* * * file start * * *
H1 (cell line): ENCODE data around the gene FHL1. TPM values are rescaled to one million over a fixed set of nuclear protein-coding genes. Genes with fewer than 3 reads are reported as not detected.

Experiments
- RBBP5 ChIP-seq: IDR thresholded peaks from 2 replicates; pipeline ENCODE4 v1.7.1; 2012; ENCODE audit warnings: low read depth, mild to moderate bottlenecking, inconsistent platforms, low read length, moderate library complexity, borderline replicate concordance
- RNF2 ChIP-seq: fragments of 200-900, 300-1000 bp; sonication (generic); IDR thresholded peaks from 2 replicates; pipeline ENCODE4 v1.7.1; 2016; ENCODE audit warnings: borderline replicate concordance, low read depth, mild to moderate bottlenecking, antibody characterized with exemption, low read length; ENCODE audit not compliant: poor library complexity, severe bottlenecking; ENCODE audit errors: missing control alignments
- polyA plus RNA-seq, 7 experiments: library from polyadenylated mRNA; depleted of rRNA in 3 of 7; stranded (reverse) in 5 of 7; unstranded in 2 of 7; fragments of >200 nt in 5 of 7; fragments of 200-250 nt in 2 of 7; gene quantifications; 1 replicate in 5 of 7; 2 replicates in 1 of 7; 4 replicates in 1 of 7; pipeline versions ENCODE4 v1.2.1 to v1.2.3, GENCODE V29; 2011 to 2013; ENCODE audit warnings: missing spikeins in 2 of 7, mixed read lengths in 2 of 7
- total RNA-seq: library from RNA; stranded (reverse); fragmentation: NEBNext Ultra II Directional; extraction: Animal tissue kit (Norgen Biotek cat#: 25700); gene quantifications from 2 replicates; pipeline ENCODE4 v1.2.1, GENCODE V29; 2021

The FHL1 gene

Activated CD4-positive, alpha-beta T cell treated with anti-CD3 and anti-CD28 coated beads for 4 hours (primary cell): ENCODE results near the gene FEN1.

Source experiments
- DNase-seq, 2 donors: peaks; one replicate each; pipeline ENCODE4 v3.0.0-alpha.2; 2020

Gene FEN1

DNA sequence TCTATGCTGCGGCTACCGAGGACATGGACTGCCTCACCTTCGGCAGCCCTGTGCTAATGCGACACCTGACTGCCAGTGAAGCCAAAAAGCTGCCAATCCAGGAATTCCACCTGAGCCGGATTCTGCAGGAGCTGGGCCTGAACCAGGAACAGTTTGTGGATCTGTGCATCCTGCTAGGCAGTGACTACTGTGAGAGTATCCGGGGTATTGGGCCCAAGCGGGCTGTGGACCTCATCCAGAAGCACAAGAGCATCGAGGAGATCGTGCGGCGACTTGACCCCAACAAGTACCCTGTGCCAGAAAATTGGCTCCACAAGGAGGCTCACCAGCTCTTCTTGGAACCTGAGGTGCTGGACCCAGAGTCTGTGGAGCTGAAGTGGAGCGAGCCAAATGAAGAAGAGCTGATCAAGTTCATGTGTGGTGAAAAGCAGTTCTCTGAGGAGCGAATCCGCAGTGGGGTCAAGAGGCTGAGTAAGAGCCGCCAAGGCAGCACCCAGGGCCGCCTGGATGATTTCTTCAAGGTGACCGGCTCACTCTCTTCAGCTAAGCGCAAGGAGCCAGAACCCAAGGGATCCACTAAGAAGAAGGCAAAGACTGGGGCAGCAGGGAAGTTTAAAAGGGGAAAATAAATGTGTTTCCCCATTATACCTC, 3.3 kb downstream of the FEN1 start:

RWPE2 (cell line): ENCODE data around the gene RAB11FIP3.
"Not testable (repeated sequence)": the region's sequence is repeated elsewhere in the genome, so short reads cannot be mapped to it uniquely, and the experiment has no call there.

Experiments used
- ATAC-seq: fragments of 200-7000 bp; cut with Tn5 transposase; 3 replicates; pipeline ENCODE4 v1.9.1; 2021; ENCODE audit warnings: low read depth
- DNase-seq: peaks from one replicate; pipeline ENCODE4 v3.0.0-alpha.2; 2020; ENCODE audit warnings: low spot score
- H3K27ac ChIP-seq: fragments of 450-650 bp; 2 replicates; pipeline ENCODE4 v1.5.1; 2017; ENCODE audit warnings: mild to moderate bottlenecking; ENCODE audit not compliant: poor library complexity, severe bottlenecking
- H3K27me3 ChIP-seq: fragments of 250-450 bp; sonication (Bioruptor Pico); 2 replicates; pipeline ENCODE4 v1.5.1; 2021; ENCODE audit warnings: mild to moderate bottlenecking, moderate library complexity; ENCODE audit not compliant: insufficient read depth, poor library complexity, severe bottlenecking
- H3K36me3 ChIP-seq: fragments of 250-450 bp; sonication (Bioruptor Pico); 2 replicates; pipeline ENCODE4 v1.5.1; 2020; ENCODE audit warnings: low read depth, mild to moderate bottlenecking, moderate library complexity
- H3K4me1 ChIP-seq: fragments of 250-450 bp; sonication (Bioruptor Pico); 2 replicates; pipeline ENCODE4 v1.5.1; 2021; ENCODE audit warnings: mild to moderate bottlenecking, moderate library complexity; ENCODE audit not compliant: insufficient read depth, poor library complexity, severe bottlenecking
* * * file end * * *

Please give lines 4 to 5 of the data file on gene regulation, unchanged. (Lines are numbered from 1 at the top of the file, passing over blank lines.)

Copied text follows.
- RNF2 ChIP-seq: fragments of 200-900, 300-1000 bp; sonication (generic); IDR thresholded peaks from 2 replicates; pipeline ENCODE4 v1.7.1; 2016; ENCODE audit warnings: borderline replicate concordance, low read depth, mild to moderate bottlenecking, antibody characterized with exemption, low read length; ENCODE audit not compliant: poor library complexity, severe bottlenecking; ENCODE audit errors: missing control alignments
- polyA plus RNA-seq, 7 experiments: library from polyadenylated mRNA; depleted of rRNA in 3 of 7; stranded (reverse) in 5 of 7; unstranded in 2 of 7; fragments of >200 nt in 5 of 7; fragments of 200-250 nt in 2 of 7; gene quantifications; 1 replicate in 5 of 7; 2 replicates in 1 of 7; 4 replicates in 1 of 7; pipeline versions ENCODE4 v1.2.1 to v1.2.3, GENCODE V29; 2011 to 2013; ENCODE audit warnings: missing spikeins in 2 of 7, mixed read lengths in 2 of 7